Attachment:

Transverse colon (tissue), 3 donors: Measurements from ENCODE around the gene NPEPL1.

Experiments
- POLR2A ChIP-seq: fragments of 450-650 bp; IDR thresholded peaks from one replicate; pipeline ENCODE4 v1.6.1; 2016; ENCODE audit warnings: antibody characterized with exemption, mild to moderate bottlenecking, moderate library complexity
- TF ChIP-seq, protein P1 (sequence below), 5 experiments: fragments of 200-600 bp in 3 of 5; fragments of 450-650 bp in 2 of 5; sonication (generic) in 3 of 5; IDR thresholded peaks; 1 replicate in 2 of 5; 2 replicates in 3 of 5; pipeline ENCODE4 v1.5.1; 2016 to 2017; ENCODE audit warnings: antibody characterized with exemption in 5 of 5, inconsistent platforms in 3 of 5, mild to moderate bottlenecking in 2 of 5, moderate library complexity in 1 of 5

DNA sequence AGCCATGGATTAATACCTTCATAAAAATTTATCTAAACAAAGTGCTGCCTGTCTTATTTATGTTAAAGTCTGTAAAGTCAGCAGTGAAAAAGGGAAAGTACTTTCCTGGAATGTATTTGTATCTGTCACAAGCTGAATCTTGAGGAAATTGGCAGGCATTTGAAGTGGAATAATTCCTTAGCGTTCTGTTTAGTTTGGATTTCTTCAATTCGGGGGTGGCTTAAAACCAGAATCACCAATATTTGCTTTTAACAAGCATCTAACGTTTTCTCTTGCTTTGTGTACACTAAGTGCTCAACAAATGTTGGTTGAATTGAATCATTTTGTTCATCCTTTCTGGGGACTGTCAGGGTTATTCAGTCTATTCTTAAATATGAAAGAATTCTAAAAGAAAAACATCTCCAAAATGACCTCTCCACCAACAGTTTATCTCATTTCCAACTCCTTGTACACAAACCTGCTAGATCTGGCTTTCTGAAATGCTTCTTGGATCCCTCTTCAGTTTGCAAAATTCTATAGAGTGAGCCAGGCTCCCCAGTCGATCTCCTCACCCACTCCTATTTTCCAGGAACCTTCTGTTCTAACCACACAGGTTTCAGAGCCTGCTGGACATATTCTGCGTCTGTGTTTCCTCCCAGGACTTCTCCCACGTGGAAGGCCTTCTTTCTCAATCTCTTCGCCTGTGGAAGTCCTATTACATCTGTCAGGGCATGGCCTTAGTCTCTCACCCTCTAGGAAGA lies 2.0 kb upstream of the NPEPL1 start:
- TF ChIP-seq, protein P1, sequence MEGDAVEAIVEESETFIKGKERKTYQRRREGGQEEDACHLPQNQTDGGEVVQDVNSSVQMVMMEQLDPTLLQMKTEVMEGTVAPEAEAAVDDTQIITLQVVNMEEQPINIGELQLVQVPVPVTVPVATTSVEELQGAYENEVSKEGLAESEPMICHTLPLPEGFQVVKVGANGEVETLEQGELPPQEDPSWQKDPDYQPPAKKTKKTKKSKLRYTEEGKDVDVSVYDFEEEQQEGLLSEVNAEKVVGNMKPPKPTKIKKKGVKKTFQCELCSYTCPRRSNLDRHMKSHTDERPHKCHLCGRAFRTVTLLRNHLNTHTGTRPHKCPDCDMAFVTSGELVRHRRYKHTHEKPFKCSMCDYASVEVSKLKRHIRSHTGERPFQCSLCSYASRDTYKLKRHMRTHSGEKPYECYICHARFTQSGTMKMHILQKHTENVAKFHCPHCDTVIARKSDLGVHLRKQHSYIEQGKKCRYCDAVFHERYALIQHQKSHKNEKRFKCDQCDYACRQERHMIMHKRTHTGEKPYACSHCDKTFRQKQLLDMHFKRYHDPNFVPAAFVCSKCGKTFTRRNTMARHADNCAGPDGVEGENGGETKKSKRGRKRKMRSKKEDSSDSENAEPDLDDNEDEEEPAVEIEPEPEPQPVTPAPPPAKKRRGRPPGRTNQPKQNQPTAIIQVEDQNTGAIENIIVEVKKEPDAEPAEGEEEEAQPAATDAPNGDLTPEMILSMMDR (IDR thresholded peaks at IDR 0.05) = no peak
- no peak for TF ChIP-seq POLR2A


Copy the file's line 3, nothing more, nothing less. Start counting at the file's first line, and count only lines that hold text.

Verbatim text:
- POLR2A ChIP-seq: fragments of 450-650 bp; IDR thresholded peaks from one replicate; pipeline ENCODE4 v1.6.1; 2016; ENCODE audit warnings: antibody characterized with exemption, mild to moderate bottlenecking, moderate library complexity